For Canada, three attempts on frame. That averages out to one every half an hour. And just one shot that forced the keeper to make a save. One.

To put in perspective, Canadian women’s national-team striker Janine Beckie had to make more saves in a mop-up role Saturday when she was used as an emergency back-up in a 5-2 Pan Am Games-opening win over Ecuador. Beckie — who had already scored twice — had to come in late in the game after keeper Stephanie Labbe was sent off for denying a clear goal-scoring opportunity.

This column is by no means an attempt to belittle Floro. But it does point out that Canada’s lack of scoring at the senior national-team level is problem that can’t be solved by a head coach alone. It is the result of mass problems in our coaching and developmental processes — and those issues can’t be hung on Floro in 2015.

Just like they shouldn’t have been hung on Miller in 2013.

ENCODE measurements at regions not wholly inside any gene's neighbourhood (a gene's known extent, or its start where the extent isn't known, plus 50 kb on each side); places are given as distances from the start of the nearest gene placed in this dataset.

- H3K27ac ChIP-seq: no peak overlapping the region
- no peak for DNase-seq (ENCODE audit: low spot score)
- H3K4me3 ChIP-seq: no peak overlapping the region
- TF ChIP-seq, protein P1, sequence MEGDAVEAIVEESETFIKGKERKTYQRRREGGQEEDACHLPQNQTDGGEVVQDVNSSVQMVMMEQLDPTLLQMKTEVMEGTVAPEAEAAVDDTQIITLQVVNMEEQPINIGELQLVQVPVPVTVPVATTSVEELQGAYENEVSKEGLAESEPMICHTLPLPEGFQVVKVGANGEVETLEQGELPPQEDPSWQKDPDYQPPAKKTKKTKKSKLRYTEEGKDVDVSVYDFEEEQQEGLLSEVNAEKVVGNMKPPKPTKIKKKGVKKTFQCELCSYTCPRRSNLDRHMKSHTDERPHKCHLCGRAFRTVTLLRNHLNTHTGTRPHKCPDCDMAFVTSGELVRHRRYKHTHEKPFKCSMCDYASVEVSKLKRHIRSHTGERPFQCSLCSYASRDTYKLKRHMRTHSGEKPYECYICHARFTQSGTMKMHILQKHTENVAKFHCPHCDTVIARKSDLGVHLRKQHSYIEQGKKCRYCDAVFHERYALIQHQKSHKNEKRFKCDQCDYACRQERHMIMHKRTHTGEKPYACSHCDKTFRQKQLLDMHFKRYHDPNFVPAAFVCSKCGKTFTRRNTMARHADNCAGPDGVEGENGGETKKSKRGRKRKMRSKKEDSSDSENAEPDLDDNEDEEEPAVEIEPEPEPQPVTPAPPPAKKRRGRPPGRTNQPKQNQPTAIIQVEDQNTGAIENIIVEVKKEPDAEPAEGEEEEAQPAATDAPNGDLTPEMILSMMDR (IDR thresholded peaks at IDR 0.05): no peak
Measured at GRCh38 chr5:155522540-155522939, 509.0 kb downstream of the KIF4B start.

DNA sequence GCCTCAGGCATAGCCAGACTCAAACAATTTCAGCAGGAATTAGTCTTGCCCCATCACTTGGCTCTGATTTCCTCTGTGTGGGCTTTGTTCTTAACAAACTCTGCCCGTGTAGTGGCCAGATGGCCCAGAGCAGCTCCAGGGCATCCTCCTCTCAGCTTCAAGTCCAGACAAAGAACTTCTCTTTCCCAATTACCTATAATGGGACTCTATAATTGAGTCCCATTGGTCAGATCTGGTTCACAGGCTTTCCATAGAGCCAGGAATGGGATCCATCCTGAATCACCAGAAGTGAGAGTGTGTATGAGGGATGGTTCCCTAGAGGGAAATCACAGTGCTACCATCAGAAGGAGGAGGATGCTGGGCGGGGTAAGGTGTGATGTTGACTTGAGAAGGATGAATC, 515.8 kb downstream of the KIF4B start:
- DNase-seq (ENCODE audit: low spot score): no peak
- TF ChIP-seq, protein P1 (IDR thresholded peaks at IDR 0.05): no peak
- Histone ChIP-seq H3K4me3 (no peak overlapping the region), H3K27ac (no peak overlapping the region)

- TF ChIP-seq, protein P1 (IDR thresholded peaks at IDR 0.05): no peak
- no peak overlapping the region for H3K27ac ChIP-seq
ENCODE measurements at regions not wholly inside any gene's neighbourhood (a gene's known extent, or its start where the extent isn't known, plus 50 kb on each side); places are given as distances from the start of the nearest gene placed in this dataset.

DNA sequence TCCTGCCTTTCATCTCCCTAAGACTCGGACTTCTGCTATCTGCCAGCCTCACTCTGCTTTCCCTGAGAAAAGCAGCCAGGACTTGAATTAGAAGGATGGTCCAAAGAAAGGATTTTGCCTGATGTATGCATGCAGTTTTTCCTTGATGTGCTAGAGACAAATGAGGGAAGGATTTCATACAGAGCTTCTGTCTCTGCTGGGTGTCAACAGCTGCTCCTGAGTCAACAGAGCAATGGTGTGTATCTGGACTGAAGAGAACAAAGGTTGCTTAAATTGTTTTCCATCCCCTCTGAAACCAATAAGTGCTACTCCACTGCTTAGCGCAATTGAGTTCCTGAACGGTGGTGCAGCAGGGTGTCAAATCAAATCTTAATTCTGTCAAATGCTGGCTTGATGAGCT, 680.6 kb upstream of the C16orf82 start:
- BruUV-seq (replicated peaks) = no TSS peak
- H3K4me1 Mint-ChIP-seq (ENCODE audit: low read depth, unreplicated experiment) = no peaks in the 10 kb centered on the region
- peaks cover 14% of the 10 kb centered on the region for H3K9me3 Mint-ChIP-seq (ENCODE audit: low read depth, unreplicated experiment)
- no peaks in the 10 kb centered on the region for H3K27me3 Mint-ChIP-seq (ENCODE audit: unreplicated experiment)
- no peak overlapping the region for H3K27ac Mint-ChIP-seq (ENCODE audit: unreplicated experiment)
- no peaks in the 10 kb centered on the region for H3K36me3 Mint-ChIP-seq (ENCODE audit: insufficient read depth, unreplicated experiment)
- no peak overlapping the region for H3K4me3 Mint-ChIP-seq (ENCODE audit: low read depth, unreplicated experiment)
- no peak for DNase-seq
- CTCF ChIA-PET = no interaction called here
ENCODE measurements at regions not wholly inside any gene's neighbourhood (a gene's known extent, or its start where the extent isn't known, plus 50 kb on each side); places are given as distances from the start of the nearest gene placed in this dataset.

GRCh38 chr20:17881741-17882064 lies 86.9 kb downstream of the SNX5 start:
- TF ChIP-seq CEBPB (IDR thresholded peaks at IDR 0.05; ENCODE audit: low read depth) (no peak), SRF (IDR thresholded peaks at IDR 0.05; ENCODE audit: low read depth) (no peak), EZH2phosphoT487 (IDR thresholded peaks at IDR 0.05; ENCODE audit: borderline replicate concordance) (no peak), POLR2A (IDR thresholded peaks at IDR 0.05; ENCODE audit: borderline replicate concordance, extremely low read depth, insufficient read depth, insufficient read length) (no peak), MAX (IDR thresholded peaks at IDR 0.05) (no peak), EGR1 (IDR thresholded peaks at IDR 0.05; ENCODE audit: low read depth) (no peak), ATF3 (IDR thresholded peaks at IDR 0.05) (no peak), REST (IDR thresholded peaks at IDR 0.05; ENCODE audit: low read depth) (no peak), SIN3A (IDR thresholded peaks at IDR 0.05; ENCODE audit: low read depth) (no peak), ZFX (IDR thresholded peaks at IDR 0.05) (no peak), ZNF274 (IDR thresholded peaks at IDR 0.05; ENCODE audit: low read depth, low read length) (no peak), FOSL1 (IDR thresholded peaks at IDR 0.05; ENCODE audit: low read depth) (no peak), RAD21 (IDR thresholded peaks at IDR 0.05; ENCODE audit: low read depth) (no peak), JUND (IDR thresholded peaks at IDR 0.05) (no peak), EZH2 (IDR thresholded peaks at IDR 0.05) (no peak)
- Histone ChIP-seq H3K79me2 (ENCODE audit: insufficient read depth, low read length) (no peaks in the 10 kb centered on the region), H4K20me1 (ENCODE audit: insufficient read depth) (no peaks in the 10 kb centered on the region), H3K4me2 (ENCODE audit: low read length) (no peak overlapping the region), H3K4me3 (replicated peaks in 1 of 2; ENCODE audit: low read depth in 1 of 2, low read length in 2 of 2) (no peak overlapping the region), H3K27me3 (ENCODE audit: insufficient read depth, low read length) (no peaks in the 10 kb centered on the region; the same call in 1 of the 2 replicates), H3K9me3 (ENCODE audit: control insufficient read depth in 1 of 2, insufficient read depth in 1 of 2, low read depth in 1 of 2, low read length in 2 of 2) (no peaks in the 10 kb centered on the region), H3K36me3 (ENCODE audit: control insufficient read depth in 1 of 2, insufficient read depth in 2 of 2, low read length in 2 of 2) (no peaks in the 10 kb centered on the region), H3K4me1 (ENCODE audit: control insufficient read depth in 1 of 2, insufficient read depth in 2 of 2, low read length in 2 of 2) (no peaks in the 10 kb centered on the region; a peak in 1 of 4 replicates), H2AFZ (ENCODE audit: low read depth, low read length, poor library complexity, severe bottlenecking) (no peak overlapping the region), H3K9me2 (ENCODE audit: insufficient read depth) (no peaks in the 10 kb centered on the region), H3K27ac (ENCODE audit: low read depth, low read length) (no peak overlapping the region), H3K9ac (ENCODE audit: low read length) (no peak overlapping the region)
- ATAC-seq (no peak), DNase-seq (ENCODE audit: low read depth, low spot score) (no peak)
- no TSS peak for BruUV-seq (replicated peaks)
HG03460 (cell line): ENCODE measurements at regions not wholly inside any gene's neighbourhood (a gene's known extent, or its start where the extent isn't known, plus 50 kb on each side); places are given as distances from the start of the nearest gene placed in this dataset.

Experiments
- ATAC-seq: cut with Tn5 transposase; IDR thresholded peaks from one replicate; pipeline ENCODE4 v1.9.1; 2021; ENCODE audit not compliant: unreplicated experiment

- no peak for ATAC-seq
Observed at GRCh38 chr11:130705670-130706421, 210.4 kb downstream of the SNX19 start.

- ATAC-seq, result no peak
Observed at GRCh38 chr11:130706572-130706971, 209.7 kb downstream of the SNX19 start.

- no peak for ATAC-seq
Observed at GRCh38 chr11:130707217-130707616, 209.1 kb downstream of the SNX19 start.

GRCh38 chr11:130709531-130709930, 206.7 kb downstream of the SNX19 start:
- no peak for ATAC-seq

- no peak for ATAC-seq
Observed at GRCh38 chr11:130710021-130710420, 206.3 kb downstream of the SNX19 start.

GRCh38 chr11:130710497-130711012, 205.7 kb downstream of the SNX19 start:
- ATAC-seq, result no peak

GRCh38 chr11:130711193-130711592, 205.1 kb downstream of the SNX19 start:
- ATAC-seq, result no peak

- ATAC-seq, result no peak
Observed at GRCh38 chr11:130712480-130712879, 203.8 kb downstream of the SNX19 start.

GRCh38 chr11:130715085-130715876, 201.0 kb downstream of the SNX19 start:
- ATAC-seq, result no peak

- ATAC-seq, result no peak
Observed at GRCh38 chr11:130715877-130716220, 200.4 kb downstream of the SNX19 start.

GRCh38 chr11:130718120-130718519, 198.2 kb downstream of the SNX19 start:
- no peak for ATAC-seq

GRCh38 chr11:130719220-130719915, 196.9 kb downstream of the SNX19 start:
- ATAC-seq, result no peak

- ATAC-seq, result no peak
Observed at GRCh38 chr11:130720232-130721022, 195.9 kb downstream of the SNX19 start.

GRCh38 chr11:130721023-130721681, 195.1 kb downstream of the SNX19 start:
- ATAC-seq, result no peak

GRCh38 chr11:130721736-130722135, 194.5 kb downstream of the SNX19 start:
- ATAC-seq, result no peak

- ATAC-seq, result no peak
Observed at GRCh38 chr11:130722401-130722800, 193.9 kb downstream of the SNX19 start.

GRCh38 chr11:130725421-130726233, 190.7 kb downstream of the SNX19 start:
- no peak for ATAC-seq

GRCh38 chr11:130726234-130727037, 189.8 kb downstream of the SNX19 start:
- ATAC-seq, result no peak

(Apologies to Imre Kertesz for the headline)


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  1. Rango

    July 14, 2015 at 12:50 am

    As I said in the El Salvador match report here, you’d be hard pressed to tell me the difference between Floro’s GC team as compared to Miller’s 2013 edition and Hart’s 2011 squad, all goal challenged. Heck, the last time we played the Ticos at home, in Edmonton no less, Canada were able to string passes all around the field but had absolutely no cutting edge when it came to scoring chances. That’s down to the talent available, not necessarily the coaching.

    I think when the Spaniard was originally hired there were more than a few people who thought he would channel our inner tika taka and make us the Barcelona of CONCACAF. But instead (and frankly, as expected), he came in, saw his talent pool, and is making us into the Greece of the region (mind you, playing in the same fashion Greece won Euro 2004 and have had a consistent international record since then, so I’d take that any time!).

  2. Kent

    July 13, 2015 at 9:44 am